Andrew McCullough
Andrew McCullough
February 26, 2021

Review: The Three Body Problem

Book: The Three Body Problem | Photo by Andrew McCullough

I was convinced aliens were monitoring us. As a child, I’d watch the stars for movement, any indication that there was other intelligent life in the universe.

Liu Cixin’s The Three Body Problem is an engrossing piece of intelligent science fiction that approaches historical, philosophical, and scientific topics with a respectful yet inquisitive approach. Genre fiction tends to follow a formula, but Liu’s characters are not cookie-cutter but complex characters with meaty backstories that intertwine with historical events. 

There are odd moments in the story where motivations and actions make no sense. Why the hell would you kill your husband for no good reason, and why am I supposed to continue to like this character?

Yet, the characters remain compelling because they refuse to fit the mould of typical narrative archetypes. The Three Body Problem’s characters are mostly older academics, scientists, and military figures.

The story, the first in the Remembrance of Earth’s Past trilogy, might not seem so special on the surface. We’ve seen it before: a special scientist must deal with the fallout from the first contact with an extra-terrestrial species. Where The Three Body Problem shines is in the way the story unravels.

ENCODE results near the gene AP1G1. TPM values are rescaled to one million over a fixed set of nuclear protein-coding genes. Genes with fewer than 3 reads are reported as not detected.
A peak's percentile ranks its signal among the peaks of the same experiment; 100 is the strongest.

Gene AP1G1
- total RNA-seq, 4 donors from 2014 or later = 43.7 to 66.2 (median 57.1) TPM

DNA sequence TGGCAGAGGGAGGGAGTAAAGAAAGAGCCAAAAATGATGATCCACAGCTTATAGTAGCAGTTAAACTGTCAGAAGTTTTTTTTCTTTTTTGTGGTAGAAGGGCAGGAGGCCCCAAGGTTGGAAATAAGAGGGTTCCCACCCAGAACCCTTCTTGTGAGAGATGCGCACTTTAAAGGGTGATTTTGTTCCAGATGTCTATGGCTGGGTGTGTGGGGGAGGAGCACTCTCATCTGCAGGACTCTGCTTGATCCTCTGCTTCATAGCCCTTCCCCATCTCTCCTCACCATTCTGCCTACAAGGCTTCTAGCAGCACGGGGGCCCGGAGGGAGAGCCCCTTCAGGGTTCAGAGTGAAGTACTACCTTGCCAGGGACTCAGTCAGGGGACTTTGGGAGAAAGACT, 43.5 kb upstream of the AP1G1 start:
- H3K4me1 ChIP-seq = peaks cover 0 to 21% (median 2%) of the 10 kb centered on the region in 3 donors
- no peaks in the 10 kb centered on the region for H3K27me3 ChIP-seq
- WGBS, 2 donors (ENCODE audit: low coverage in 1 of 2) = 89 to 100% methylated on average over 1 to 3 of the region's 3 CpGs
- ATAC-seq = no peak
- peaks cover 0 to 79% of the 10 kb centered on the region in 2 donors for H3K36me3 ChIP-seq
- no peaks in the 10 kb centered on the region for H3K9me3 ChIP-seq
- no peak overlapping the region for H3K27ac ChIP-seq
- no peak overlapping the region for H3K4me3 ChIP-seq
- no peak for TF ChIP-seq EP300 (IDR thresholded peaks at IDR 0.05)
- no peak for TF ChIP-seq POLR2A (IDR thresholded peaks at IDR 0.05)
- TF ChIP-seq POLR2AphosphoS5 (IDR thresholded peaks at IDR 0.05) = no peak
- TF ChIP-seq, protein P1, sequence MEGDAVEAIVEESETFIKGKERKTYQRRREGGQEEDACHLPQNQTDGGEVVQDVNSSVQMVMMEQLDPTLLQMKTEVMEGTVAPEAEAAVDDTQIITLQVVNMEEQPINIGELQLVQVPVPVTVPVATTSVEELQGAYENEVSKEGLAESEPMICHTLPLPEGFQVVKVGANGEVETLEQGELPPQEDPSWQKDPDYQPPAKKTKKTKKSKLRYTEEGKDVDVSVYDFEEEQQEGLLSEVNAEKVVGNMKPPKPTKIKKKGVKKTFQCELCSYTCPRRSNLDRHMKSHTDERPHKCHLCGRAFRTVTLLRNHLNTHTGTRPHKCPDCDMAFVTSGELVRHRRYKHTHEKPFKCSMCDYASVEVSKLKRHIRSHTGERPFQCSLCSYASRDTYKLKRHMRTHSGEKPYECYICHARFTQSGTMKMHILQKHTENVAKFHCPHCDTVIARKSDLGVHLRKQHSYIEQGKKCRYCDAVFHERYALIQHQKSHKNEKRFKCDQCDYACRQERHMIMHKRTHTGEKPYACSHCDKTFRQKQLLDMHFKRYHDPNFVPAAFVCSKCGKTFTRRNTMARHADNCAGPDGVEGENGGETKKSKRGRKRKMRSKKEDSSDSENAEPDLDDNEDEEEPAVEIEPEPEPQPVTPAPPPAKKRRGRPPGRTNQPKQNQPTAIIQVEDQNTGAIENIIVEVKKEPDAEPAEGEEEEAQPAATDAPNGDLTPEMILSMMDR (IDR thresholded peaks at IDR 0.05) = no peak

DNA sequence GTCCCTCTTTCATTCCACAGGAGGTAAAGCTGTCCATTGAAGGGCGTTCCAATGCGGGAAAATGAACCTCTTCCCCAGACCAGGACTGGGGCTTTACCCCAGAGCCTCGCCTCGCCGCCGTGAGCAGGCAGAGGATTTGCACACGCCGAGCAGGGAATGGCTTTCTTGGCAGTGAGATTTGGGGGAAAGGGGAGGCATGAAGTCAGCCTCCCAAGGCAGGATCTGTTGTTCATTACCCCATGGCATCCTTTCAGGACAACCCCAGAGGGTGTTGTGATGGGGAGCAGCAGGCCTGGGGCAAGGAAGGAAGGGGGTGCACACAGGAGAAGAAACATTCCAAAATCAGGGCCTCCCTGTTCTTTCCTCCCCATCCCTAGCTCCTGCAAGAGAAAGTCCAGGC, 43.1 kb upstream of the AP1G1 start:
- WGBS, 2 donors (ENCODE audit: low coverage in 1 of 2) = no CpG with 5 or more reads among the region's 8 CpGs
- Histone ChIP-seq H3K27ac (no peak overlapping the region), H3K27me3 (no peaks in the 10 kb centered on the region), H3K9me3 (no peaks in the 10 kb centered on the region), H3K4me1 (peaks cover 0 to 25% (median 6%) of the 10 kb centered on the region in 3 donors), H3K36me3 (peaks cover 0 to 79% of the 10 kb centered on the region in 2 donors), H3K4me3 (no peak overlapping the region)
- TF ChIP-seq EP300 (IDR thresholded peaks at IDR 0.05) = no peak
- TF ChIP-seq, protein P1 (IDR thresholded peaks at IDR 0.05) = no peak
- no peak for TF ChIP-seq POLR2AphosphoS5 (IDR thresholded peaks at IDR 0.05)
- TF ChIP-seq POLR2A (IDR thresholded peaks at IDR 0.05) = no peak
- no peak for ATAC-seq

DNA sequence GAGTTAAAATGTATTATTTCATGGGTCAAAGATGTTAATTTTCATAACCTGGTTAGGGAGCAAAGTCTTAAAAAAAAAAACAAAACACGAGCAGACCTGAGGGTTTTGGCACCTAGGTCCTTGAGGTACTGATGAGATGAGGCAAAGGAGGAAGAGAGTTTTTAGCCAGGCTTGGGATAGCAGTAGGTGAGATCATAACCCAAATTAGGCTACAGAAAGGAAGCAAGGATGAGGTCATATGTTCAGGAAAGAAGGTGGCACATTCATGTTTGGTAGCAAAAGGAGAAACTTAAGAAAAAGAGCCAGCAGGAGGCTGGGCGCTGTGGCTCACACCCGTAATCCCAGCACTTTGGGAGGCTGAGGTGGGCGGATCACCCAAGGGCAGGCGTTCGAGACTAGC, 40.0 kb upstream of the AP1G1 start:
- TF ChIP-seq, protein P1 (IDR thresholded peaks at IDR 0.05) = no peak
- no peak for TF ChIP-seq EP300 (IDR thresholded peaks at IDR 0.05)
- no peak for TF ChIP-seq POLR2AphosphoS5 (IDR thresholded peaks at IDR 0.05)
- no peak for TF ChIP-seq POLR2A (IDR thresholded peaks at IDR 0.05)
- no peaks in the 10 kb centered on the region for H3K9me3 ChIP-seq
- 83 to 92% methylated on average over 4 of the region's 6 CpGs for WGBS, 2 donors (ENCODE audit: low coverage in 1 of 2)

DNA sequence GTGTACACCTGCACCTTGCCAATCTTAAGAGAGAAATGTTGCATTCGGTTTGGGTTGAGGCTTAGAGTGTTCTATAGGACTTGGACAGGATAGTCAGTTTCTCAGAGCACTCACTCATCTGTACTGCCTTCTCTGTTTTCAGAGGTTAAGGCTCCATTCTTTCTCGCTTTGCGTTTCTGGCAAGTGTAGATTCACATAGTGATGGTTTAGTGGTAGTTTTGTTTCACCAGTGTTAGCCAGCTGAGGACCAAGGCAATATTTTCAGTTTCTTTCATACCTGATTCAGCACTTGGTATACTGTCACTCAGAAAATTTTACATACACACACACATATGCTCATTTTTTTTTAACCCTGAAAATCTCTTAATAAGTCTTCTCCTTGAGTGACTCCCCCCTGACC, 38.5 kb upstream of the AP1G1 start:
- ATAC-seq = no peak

The story is presented as a series of mysteries that are explored through virtual reality video games, historical flashbacks to China’s cultural revolution, and in the book's most mind-bending moments, the reader is whisked off to the far away Trisolaran planet and its harsh, unrelenting climate. Liu has an amazing talent for describing immense scientific phenomena.

For some, it will be difficult to slug through the lengthy historical exposition and flashbacks that open the first chunk of the novel. But don’t get me wrong, this is not a flaw in the story.

The series tackles the topic of China’s Cultural Revolution with grace, avoiding repeating political rhetoric for or against the cultural revolution. Instead, the novel takes a very human approach, showing how people survived during one of the country’s most chaotic periods.

The novel was originally published in China in 2008 (translated to English in 2014) and has since developed a rapidly growing fanbase. Though there have been a couple of failed attempts to adapt the series for film and television in China, Netflix announced in September 2020 that they are producing an adaptation for the series (The Three Body Problem and its two sequels, The Dark Forest and Death’s End). 

Game of Thrones showrunners David Benioff and D. B. Weiss are set to write and produce the series, a move that would have been a sure financial bet a few years back, but considering fan blow-back on Game of Thrones Season 8, it is hard to say how genre fans will react to the series.

The Three Body Problem was the first Chinese novel to win the prestigious Hugo Award for Best Novel and has drawn worldwide attention to Chinese Science Fiction. Readers have drawn comparisons between the Earth-Alien relations in the series and Chinese-US relations in real life, but author Liu Cixin has resisted all attempts to politicize the series saying, “The whole point is to escape the real world!” 

When I first watched the 1996 film Contact, starring Jodie Foster, I was captivated by the realistic and nuanced depiction of first contact. The Three Body Problem tackles these existential topics with just as much dignity, and if you have any interest in good genre fiction, check it out before the show hits the web.

 


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